While the second anniversary of the Manchester Arena bombing provided an opportunity this week for friends and family to mourn the victims, it was also a chance for survivors to ask one very pertinent question: why is one of the key suspects in the attack still being held in Libya?
From the outset of the investigation by British security officials, attention has focused on links between Salman Abedi, the terrorist who killed 22 people by detonating a suicide bomb during an Ariana Grande concert in May 2017, and Islamist extremists based in Libya.
They are especially keen to interview the terrorist’s brother Hashem Abedi after they discovered the two brothers travelled to Libya shortly before the attack took place. Salman returned to Britain just before the attack while Hashem remained in Libya.
The importance of Hashem to the British inquiry was highlighted early on in the investigation when Manchester authorities issued a warrant for his arrest and made a formal request for his extradition from Libya, where he is being held in custody under the auspices of the UN-backed Government of National Accord (GNA).
But despite constant assurances from GNA ministers – including prime minister Fayez Al Sarraj – that they would comply with the extradition request and hand Hashem over to the British authorities (most recently last month), the terror suspect remains in Tripoli, where he is under the protection of the GNA's interior ministry.
The constant prevarication has caused the British authorities immense frustration, causing one senior officer to complain that they had been “hoodwinked” by the Libyans.
Now the prospect of Hashem being extradicted to Britain, where detectives believe they have sufficient evidence to press murder charges, is likely to be delayed even further following reports this week that Turkey is promoting a major escalation in the conflict by shipping arms to the GNA, in violation of UN resolutions.
One of the GNA’s latest excuses for not processing the extradition request is the escalation in tensions following the recent military initiative launched by forces loyal to Field Marshal Khalifa Haftar to capture the Libyan capital.
The decision by Field Marshal Haftar to mobilise his Libyan National Army (LNA) was motivated in part by his desire to crush the Islamist groups that still control significant areas of the capital and appear to have little interest in supporting UN mediation efforts to bring political stability to this pivotal North African state.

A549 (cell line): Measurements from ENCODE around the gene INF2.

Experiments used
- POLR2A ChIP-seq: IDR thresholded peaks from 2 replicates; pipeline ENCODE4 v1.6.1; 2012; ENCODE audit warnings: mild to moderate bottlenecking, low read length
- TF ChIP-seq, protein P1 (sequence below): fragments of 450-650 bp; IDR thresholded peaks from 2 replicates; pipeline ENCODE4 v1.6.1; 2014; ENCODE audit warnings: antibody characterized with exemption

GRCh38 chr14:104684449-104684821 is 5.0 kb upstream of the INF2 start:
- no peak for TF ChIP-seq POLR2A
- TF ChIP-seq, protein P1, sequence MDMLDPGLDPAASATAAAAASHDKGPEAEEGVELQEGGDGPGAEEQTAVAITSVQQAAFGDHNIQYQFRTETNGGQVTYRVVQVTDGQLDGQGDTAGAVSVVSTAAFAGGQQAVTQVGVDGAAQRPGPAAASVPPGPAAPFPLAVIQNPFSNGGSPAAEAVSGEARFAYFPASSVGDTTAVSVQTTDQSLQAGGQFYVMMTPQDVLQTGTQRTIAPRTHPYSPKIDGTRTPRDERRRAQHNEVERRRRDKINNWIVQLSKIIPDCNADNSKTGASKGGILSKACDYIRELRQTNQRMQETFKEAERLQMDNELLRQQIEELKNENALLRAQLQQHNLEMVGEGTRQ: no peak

Many of these Islamist groups receive support from foreign backers such as Qatar, which want to see Libya controlled by an Islamist regime similar to the Muslim Brotherhood government that briefly held power in neighbouring Egypt – with catastrophic results.
Now another foreign interloper in the form of Turkey is actively lending its support to the GNA’s Islamist backers by providing them with arms.
These include dozens of Turkish-made BMC Kirpi armoured vehicles, which were photographed earlier week lined up on the dockside at Tripoli port. Local media reports said the vehicles were destined for fighters allied with the UN-recognised government GNA.
In fact western intelligence officials believe the vehicles will be handed over to the Samud Brigade, led by Saleh Badi, an Islamist militia commander sanctioned by the UN and US for engaging in hostile acts that threaten the security and stability of Libya.
The suggestion that Turkish President Recep Erdogan might be supporting such groups makes sense because, in common with the Qataris, Mr Erdogan is keen to promote Islamist groups that have a similar political agenda to the Muslim Brotherhood.
According to a number of posts on social media websites this week, the Islamist militias linked with the GNA intend to deploy the vehicles, as well as the other arms shipments they have received, to bolster their efforts to defend Tripoli from the LNA.
Such arms shipments are banned by the UN, which is overseeing diplomatic efforts to unite the countries warring factions.
Instead, the arrival of fresh arms supplies is likely to result in a dramatic escalation in the conflict as both sides battle for control of the capital.
Reports that Turkey is actively supporting Islamist groups in Tripoli do not appear to have any way affected Field Marshal Haftar’s determination to prevail.
Following meetings in Paris this week with French President Emmanuel Macron, the general emphatically ruled out a ceasefire, telling French officials that he remained committed to ridding the capital of Islamist militias he claims have “infested” the UN-backed government. Consequently he remains committed to maintaining his military campaign to capture Tripoli, one that has resulted in the deaths of more than 500 Libyans, with an estimated 75,000 residents in the city forced to flee their homes.
Any escalation in the violence, moreover, means there is even less likelihood of Hashem Abedi being extradited to Britain, a situation that suits his Islamist captors.
One of the reasons Manchester detectives believe the Libyan authorities have been reluctant to co-operate is the information Hashem might provide about the involvement of himself and his brother in Islamist terror groups in Libya.
Ramadan Abedi, the brothers’ father, is a former member of the now defunct Libyan Islamic Fighting Group (LIFG), an Islamist organisation that campaigned for the overthrow of former Libyan dictator Muammar Qaddafi and his replacement by an Islamist government. Ramadan, like his sons, has continued to maintain links with Islamist groups since the demise of the LIFG and it looks increasingly as if, in order to prevent incriminating details of the role these groups may have played in the Manchester bombings, Islamist leaders are determined to prevent Hashem’s extradition to Britain at all costs.
Con Coughlin is the Telegraph’s defence and foreign affairs editor